This is the case whether the machine is manufactured in the EU, UK or anywhere else in the world. If the machine is placed on the market, then any motors or VSDs within it are also deemed to be placed on the market or put into service at the same time.

In the EU and GB, the supply of non-compliant motors and VSDs will soon dry up because it is no longer legal for them to be sold except as like-for-like replacements. However, in other regional markets there may be less stringent energy efficiency requirements and machine builders in those regions will have access to non-compliant motors. Using these motors in machines sold to the EU or GB would be illegal.

Required documentation

Machine builders will be familiar with the European Machinery Directive and the UK equivalent, the Supply of Machinery (Safety) Regulations, but these only cover machinery safety, not environmental issues; ecodesign has nothing to do with the Machinery Dir-ective. Although the technical file might seem the obvious place to file the relevant paperwork dem-onstrating a machine’s motors and VSDs are ecodesign-compliant, in fact the technical file should only contain the information required by the machinery safety regulations.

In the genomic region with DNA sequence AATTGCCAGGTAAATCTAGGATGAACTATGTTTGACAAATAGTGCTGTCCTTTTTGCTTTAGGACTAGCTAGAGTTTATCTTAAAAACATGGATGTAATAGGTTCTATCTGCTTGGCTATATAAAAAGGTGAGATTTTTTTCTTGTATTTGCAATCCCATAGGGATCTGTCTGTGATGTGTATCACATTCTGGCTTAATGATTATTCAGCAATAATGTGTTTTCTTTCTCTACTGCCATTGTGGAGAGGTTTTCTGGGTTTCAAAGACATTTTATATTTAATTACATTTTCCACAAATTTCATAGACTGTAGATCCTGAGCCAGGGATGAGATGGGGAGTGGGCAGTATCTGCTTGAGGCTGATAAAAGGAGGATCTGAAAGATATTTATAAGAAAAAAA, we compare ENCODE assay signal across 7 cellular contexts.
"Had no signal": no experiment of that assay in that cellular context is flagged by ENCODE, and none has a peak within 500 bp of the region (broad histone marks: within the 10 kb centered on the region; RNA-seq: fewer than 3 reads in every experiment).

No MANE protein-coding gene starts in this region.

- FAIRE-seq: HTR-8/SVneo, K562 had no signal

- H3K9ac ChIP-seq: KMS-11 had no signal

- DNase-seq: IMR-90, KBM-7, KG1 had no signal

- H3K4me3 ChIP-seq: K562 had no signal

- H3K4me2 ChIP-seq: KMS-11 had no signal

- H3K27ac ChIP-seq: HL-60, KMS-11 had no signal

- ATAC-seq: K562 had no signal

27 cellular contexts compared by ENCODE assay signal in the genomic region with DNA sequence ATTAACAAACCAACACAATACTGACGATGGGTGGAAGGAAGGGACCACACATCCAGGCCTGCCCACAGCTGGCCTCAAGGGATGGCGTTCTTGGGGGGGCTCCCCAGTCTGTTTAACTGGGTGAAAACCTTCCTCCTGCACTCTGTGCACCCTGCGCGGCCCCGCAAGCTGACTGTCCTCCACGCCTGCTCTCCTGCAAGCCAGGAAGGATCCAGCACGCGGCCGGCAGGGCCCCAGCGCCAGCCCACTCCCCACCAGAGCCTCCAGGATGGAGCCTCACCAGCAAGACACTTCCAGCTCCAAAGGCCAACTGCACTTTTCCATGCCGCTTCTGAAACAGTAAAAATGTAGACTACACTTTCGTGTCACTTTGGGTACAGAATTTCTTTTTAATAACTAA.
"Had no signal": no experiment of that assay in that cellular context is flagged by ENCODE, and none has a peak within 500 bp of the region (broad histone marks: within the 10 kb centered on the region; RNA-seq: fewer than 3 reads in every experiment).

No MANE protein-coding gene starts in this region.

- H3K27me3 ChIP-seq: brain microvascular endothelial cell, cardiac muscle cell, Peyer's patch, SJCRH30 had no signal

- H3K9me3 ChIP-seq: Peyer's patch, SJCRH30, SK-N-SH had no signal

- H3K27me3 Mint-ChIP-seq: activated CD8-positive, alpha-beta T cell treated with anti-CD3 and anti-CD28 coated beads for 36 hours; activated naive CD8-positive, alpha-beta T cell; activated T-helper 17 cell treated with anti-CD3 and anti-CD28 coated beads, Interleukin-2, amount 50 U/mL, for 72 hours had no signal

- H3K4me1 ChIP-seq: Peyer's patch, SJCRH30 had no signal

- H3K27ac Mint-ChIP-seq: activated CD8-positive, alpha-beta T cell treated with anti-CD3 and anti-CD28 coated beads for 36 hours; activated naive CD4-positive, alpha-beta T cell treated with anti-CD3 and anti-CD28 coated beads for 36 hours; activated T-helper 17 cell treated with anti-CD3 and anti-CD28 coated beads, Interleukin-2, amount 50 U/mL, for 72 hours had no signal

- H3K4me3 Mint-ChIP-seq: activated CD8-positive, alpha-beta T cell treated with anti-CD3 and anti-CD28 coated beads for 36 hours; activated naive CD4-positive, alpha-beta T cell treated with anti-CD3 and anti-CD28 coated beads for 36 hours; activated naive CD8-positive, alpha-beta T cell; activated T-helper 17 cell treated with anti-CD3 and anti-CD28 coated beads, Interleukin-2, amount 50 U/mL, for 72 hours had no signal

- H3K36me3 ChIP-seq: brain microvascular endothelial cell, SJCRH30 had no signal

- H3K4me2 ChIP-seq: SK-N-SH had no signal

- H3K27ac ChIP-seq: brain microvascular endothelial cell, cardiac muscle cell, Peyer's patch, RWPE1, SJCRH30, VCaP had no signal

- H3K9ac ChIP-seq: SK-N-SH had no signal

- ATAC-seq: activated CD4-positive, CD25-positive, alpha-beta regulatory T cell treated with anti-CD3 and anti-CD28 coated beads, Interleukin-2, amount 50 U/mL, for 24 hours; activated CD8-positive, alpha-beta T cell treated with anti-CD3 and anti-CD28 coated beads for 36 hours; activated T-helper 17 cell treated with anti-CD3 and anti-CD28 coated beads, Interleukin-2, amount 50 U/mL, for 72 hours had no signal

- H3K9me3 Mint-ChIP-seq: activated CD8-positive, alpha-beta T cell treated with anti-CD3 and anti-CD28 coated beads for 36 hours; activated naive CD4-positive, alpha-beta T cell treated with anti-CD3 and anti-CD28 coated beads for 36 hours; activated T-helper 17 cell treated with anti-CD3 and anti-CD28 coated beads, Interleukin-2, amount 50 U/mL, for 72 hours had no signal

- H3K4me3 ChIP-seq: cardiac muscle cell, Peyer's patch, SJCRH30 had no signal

According to ecodesign Regulation 2019/1781 Annex I (for motors) and Annex II (for VSDs), the product information must be visibly displayed on (a) the technical data sheet or user manual supplied with the motor/VSD; (b) the technical documentation for the purposes of conformity assessment; (c) free access websites of the manufacturer of the motor, its authorised representative or the importer, and; (d) the technical data sheet supplied with products in which the motor/VSD is incorporated.

It follows that if a motor or VSD is incorporated within a machine, a copy of the relevant data sheet or manual should be supplied with the machine’s documentation.

Required actions

As well as supplying the relevant motor and or VSD paperwork with the machine’s documentation, machine builders should also retain a copy. While a copy of the motor/VSD data sheet or manual should not be included within the technical file, it is logical to store it with the technical file.